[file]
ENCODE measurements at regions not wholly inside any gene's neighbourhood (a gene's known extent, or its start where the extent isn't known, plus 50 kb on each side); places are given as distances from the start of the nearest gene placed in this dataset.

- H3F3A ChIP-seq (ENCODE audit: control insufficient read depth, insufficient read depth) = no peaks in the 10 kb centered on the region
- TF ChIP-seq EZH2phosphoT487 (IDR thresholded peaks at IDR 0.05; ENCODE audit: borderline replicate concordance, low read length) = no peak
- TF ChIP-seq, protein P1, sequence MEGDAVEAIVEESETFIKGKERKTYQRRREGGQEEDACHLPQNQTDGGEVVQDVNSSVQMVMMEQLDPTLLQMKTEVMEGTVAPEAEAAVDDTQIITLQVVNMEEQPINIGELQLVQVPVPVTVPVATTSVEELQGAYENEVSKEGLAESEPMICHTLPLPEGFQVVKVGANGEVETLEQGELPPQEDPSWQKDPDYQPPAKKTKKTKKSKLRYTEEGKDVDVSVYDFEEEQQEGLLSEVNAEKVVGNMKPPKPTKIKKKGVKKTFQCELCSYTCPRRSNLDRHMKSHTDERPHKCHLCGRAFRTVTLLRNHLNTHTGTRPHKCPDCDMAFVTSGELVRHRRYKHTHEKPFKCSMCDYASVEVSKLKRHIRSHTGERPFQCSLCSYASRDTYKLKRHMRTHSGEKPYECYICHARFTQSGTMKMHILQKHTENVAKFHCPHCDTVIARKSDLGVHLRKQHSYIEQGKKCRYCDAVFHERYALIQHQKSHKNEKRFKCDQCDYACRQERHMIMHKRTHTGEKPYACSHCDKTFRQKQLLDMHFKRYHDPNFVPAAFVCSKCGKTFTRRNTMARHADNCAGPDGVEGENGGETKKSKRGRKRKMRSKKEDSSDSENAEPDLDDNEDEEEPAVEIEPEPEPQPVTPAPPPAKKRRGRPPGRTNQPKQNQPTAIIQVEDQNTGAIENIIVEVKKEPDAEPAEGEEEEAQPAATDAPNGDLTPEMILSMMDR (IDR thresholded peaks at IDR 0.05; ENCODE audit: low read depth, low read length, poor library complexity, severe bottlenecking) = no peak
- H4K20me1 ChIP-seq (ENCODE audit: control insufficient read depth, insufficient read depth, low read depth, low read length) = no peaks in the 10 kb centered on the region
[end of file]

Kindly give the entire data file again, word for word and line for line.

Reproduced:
ENCODE measurements at regions not wholly inside any gene's neighbourhood (a gene's known extent, or its start where the extent isn't known, plus 50 kb on each side); places are given as distances from the start of the nearest gene placed in this dataset.

- H3F3A ChIP-seq (ENCODE audit: control insufficient read depth, insufficient read depth) = no peaks in the 10 kb centered on the region
- TF ChIP-seq EZH2phosphoT487 (IDR thresholded peaks at IDR 0.05; ENCODE audit: borderline replicate concordance, low read length) = no peak
- TF ChIP-seq, protein P1, sequence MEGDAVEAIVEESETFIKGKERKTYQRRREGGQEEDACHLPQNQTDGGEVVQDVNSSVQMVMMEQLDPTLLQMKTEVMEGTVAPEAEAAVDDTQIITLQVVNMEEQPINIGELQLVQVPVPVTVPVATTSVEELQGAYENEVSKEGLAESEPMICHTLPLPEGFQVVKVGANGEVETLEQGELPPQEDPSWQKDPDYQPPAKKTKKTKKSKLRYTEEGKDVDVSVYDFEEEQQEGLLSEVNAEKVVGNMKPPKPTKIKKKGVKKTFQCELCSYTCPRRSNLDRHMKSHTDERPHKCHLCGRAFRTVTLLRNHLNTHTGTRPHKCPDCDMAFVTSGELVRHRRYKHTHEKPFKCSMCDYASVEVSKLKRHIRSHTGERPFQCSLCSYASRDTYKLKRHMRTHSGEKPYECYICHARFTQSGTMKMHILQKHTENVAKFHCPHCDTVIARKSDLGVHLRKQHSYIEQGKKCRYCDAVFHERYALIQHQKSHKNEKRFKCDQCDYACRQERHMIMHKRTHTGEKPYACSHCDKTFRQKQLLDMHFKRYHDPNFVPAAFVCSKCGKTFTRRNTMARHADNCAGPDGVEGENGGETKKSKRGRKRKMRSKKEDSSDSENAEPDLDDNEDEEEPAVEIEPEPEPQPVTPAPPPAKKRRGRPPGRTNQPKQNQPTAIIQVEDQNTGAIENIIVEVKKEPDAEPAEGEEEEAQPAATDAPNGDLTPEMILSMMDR (IDR thresholded peaks at IDR 0.05; ENCODE audit: low read depth, low read length, poor library complexity, severe bottlenecking) = no peak
- H4K20me1 ChIP-seq (ENCODE audit: control insufficient read depth, insufficient read depth, low read depth, low read length) = no peaks in the 10 kb centered on the region